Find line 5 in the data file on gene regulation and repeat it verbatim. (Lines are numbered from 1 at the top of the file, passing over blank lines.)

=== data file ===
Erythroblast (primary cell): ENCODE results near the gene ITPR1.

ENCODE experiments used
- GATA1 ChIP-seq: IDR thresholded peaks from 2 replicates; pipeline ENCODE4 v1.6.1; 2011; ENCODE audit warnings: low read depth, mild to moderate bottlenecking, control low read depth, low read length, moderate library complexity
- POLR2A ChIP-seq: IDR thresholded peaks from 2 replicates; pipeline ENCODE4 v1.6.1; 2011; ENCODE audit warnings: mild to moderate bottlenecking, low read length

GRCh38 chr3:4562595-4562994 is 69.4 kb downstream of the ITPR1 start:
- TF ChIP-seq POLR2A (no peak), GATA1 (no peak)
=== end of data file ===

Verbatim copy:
GRCh38 chr3:4562595-4562994 is 69.4 kb downstream of the ITPR1 start: